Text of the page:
Learning environment

Navigate micro-aggressions in an online learning environment


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Recognizing the pervasiveness and impact of microaggressions is essential for the development of inclusive and anti-racist learning.

Over the past year, educators have taught in a variety of Online Learning Environments (OLEs), which have had many benefits, but also produced unintended consequences. One of these consequences has been the increase in microaggressions, which create an unwanted environment, negatively impact the teaching and learning process for students and instructors, and negatively affect people’s mental health. present. These assaults can take many forms: they can be between peers, directed against the instructor or the TA, or they can also be perpetrated by the instructor or the TA against a student. Recognizing the pervasiveness and impact of microaggressions is essential for the development of inclusive and anti-racist learning environments.

A task force at the University of Toronto has been formed to address microaggressive behavior in OLE. Discussions revealed that micro-attacks have increased in emails, chats, meeting rooms and chat rooms. Recognizing that the situation required immediate action, we produced a preliminary written resource and a webinar. This was a group effort that drew on the vast body of literature and resources from other institutions. Our intention was to help instructors and teaching assistants react to situations involving microaggressions and develop other resources since microaggressions are a systemic problem. In addition, our dean launched a campus review exercise this year to ensure that our commitment to inclusion, indigeneity and anti-racism is reflected in our educational programs and supports.

What are microaggressions?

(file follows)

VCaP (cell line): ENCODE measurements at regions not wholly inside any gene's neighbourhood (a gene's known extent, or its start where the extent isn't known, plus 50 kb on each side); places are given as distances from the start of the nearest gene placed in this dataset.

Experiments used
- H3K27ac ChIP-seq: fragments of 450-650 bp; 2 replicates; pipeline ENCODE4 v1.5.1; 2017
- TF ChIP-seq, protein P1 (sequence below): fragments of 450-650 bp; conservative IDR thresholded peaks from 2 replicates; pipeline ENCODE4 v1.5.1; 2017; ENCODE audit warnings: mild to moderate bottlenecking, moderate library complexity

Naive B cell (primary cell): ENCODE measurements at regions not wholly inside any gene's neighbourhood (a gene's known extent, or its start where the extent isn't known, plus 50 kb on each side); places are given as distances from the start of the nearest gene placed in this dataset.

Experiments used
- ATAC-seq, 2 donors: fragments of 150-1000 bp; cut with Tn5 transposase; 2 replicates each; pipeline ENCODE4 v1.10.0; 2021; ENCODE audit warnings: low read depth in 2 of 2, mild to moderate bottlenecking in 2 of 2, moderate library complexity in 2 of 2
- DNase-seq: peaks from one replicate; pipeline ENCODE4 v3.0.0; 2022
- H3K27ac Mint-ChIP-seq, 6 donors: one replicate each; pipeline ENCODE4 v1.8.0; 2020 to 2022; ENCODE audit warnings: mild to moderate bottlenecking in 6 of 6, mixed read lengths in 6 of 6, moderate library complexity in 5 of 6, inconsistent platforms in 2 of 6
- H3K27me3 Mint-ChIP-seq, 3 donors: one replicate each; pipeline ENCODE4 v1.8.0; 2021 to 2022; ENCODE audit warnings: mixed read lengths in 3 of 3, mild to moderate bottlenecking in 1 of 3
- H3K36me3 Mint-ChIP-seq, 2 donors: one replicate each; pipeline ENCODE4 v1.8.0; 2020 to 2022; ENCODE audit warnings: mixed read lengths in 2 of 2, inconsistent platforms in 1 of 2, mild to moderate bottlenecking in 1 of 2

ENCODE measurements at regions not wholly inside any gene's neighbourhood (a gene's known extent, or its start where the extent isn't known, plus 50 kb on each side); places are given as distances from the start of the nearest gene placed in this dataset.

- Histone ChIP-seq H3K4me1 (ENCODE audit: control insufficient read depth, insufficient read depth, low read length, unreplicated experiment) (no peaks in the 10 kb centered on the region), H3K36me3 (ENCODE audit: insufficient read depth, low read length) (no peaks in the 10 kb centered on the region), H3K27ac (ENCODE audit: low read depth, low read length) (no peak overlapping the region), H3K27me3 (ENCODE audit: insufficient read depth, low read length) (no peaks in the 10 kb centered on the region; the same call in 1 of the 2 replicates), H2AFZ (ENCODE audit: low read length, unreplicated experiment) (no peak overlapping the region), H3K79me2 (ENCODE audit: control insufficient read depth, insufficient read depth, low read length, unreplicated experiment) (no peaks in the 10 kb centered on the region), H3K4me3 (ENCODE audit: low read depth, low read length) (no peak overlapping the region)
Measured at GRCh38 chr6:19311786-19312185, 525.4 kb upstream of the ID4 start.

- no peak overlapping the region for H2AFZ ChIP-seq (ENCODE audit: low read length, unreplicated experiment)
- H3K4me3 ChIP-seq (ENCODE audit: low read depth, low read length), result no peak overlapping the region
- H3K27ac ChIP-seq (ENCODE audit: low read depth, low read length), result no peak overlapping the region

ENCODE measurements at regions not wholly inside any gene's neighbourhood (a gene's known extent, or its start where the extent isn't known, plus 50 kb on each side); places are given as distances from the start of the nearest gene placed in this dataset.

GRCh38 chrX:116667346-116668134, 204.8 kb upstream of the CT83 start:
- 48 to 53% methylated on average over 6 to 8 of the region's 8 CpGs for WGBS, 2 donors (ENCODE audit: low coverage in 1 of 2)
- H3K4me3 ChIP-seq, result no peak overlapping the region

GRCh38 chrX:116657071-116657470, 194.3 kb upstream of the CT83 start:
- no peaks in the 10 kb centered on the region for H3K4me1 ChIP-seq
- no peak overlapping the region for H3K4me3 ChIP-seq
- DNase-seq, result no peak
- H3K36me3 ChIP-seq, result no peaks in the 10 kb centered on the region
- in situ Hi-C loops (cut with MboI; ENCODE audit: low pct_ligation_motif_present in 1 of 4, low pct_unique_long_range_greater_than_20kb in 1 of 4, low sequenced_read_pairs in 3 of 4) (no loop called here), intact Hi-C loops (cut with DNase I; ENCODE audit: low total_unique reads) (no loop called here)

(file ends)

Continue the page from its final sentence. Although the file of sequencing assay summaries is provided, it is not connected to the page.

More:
Microaggressions are intentional or unintentional acts of discrimination, which are often rooted in personal biases and power systems and can have harmful effects regardless of intention. They include the following elements:

  • Hostile, derogatory, contemptuous or negative visual actions, remarks or cues, usually directed against people from socially marginalized groups.
  • Communications that deny, reject, or deny a person’s worldviews, feelings, or lived reality.
  • Subtle communications that demean a social group or identity.

Create an inclusive anti-racist environment in the classroom

Instructors and TAs are encouraged to incorporate explicit statements into their programs that underscore their institution’s commitment to equity, diversity, inclusion, respect, civility and anti-racism. Statements can describe behavioral expectations and emphasize that promoting an inclusive community is a shared responsibility. The strategies include the following:

  • Address the values ​​of the university at the start of the term, setting clear expectations for civil and respectful conduct, without any tolerance for racism or other forms of harassment.
  • Explain your own values ​​as an instructor or TA and how they are reflected in your teaching approaches.
  • Behave in an inclusive and respectful way in your own interactions with students.
  • Invite students to help establish ground rules and a collective framework for your course that will encourage discussion while adhering to the principles of respect, inclusion, civility and anti-racism; calling and calling (bringing people into the conversation in a more inclusive and warm way, not just blaming them) those who don’t respect them.
  • Let students know that the university takes the code of conduct seriously and will impose penalties on those who do not follow it.
  • Anticipate resistance and consider explicitly teaching students how to create an anti-discrimination and anti-racist learning community in which members hold each other accountable.